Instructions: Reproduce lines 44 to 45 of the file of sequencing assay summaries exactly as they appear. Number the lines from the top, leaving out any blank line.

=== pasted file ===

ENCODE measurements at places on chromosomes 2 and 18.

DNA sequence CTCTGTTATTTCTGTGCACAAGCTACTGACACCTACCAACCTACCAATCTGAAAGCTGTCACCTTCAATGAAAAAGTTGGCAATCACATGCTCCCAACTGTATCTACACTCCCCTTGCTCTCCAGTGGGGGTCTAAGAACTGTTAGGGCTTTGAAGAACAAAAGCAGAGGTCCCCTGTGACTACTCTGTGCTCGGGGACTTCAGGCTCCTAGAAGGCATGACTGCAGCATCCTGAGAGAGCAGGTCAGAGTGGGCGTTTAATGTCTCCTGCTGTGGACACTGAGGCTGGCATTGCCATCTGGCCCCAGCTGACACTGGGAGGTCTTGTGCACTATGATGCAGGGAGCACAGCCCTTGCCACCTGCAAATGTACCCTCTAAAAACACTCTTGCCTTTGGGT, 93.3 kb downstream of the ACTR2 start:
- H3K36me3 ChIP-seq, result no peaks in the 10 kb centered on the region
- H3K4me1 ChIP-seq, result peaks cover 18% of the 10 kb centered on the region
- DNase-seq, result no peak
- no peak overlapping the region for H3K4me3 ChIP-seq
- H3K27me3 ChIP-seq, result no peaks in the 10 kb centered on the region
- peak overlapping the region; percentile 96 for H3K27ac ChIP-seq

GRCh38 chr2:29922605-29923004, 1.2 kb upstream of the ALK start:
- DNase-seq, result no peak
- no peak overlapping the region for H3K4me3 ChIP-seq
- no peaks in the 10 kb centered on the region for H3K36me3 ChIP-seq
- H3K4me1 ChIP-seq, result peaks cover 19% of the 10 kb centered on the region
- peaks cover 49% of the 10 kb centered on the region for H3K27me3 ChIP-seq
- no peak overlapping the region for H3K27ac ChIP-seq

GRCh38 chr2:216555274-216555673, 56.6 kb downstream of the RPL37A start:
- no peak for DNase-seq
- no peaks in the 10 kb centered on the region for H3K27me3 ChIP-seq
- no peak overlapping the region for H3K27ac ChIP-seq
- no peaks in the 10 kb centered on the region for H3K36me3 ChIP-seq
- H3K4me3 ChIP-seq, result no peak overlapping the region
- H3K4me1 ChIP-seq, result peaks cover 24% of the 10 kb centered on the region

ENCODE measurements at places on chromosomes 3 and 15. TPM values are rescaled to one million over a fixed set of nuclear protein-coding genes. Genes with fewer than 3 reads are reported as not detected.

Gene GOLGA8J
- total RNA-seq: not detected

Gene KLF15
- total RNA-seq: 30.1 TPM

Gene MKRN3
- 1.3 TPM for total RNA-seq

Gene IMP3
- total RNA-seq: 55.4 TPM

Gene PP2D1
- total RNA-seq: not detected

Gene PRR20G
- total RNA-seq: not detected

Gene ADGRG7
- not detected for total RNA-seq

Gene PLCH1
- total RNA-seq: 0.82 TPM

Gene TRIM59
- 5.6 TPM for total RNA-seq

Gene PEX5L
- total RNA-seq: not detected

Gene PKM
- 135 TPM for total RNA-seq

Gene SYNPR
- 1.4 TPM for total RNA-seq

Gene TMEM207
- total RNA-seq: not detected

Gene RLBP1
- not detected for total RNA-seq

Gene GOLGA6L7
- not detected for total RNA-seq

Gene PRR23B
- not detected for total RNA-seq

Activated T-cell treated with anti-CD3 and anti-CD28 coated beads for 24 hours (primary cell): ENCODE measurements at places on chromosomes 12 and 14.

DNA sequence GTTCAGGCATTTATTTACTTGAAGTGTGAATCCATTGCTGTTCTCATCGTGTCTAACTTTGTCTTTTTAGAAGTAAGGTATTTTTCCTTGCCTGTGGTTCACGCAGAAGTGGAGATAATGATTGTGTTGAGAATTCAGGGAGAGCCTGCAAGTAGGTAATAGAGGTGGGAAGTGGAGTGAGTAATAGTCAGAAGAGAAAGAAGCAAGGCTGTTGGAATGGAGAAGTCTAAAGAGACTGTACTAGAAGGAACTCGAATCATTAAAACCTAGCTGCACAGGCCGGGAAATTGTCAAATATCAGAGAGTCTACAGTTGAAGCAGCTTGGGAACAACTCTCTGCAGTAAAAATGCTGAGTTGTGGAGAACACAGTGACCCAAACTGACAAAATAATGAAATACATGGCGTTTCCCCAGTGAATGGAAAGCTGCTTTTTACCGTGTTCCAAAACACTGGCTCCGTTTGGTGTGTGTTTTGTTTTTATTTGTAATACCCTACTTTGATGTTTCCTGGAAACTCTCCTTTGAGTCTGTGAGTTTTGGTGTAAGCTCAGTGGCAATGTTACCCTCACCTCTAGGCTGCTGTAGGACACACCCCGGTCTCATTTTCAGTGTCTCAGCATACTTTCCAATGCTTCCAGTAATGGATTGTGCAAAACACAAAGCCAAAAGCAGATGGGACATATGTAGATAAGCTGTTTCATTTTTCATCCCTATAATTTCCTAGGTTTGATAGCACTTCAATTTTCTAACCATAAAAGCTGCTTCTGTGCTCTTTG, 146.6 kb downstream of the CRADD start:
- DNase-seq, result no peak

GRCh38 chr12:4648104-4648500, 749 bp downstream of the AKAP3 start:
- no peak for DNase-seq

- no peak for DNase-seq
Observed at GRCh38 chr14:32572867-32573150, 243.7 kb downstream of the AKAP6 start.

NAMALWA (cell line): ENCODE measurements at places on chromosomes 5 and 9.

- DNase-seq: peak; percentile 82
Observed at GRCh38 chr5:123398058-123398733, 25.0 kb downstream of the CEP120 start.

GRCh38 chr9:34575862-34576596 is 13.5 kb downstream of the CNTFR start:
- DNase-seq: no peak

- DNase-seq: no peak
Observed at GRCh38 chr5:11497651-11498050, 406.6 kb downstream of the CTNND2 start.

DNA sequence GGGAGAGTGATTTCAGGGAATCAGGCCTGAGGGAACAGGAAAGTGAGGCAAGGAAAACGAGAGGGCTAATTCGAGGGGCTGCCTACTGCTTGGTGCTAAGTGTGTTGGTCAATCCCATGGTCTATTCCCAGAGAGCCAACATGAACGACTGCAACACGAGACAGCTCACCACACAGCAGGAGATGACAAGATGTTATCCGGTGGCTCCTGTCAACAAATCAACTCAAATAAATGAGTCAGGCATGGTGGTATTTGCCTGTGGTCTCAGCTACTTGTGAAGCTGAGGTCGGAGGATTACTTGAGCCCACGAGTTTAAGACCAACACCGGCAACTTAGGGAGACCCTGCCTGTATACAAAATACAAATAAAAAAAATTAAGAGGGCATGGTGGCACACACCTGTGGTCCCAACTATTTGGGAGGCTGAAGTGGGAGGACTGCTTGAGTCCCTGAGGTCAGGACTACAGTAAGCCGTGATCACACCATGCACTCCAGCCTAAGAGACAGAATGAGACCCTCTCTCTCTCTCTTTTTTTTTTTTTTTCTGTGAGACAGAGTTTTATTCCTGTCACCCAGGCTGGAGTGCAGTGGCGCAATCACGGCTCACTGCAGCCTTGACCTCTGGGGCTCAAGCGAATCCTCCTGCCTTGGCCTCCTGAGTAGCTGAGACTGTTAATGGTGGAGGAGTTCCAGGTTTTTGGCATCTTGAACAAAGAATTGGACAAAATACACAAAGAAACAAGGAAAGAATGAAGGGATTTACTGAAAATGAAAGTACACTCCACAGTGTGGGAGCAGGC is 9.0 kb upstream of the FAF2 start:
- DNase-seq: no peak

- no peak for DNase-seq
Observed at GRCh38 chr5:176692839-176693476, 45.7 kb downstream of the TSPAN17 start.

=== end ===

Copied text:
Gene PKM
- 135 TPM for total RNA-seq